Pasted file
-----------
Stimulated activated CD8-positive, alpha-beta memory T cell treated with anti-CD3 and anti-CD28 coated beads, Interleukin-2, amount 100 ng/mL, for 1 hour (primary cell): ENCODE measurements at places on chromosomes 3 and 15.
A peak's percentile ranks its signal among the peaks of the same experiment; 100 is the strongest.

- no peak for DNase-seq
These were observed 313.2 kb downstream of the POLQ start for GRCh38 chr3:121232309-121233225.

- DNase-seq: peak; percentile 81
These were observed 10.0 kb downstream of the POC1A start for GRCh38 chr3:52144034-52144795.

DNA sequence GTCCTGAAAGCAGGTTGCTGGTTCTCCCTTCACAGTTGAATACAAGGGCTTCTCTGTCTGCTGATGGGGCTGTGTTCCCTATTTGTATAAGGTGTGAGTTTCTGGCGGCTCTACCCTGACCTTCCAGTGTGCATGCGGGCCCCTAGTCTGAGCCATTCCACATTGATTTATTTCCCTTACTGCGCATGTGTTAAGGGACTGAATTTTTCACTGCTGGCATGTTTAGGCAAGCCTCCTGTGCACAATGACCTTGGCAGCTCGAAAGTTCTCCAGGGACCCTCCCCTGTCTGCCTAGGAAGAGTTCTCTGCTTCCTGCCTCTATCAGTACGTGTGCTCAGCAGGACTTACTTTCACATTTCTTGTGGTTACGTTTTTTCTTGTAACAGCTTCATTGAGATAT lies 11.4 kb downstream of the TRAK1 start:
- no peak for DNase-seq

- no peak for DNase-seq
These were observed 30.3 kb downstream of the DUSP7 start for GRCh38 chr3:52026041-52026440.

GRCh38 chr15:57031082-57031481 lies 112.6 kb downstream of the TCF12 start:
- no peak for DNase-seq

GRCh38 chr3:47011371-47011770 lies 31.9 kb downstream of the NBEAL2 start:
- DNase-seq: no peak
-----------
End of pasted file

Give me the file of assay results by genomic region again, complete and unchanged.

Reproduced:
Stimulated activated CD8-positive, alpha-beta memory T cell treated with anti-CD3 and anti-CD28 coated beads, Interleukin-2, amount 100 ng/mL, for 1 hour (primary cell): ENCODE measurements at places on chromosomes 3 and 15.
A peak's percentile ranks its signal among the peaks of the same experiment; 100 is the strongest.

- no peak for DNase-seq
These were observed 313.2 kb downstream of the POLQ start for GRCh38 chr3:121232309-121233225.

- DNase-seq: peak; percentile 81
These were observed 10.0 kb downstream of the POC1A start for GRCh38 chr3:52144034-52144795.

DNA sequence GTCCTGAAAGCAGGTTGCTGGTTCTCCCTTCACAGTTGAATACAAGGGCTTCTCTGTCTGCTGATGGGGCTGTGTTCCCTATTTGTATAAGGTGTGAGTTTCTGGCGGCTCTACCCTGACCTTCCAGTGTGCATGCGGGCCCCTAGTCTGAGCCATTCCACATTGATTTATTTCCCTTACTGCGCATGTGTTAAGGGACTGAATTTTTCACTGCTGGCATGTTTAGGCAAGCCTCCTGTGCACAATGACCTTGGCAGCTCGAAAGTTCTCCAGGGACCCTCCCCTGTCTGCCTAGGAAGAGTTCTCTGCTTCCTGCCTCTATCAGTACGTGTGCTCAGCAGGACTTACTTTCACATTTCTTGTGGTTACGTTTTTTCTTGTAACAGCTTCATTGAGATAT lies 11.4 kb downstream of the TRAK1 start:
- no peak for DNase-seq

- no peak for DNase-seq
These were observed 30.3 kb downstream of the DUSP7 start for GRCh38 chr3:52026041-52026440.

GRCh38 chr15:57031082-57031481 lies 112.6 kb downstream of the TCF12 start:
- no peak for DNase-seq

GRCh38 chr3:47011371-47011770 lies 31.9 kb downstream of the NBEAL2 start:
- DNase-seq: no peak